When I signed on four years ago to write this column, my intent was to discuss the constant quest for a work-life balance. I imagined sharing my best productivity tips as well as commiserating about the days when those tips inevitably failed. Over time, I also began sharing how my definitions of "work" and "life" were evolving . But while the balls changed in shape and color, the desire to keep them aloft always remained. Recently, however, I’ve begun to question my understanding of balance itself.
I’ve been following along online with a 21-day meditation course hosted by Oprah and Deepak Chopra . On Day 2, Deepak talked about our inherent need for growth and progress. Our minds and our bodies, he explained, need forward motion. However, as Deepak pointed out, they also need to have that motion tempered with periods of rest.
It struck me that this was a new way of describing balance, one that was less about figuring out how to do all the things and more about alternating between doing and not doing.
I notice that my body insists on creating this dichotomy for me. If I go too hard and for too long, I crash hard into a pile of napping and carb binging. After periods of fantastic productivity and creativity, I often find myself lost in a daze of TV gorging and spectacular laziness. Of course, I hate this, and I lament that it interferes with my attempts at balance.
I want to be amazingly productive at work and then balance that with perfect productivity around the house. I imagine creating revolutionary messages during the day, and then countering that by connecting profoundly with my family and friends. Work, life, family, friends, balance has always meant moving around the pie chart so that every piece is sampled.
Being out of balance, I’ve assumed and have been advised, come from leaving important sectors neglected.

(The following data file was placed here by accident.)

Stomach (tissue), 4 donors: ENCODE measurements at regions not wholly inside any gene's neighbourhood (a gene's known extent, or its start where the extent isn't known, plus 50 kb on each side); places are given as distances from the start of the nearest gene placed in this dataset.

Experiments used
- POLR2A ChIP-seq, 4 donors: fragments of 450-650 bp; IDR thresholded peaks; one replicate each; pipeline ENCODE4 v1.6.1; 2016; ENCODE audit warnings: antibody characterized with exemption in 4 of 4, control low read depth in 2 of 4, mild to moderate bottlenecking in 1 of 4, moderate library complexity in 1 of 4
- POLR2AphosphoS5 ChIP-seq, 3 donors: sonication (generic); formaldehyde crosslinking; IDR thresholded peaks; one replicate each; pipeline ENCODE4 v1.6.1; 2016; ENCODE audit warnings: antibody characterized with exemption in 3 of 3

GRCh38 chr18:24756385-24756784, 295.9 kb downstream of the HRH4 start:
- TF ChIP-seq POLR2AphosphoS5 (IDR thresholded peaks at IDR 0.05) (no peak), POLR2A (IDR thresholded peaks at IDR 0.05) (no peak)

Connect more with your husband.
Spend more time on self care.
Get out of the office more and into the community.
Do more of something different, the prevailing wisdom suggests, and you’ll find yourself better aligned.
But maybe the answer isn’t doing more of something supposedly better for us. Perhaps, instead, the only way to counter all this doing is to not do anything . To rest. Really. Not to rest from work by engaging more at home, but to actually and truly rest. To step away from the ever splintering pie chart completely, just for a bit.
Deepak said that our body gives us clues to when we need rest and when we need motion, and in the reflections that follow the guided meditation we’re asked to consider how we feel when we eat different types of foods. I instantly thought about how I feel like crap when I eat tons of carbs and how I feel ready to go when I eat healthy foods. I’ve alway thought it was a bit counterintuitive, then, that my body craves junk when I am feeling the most rundown. Why, I’ve thought, do I instinctively reach for foods that make me lethargic when I am most desperately in need of a refueling?
Perhaps my body isn’t as stupid as I’ve always thought. Maybe it reaches for carbs because they make me crash, and because it knows better than I that a crash is sometimes the best medicine. It might be my body’s way of forcing me to do nothing when my own convoluted definition of balance is insisting on just doing something different.
Doing and not doing. Going and resting. Growing and being dormant. Something about this version of balance sounds right to me, and more achievable even than the frenetic one I’ve been chasing forever. I’m going to try making room in my planner for nothing.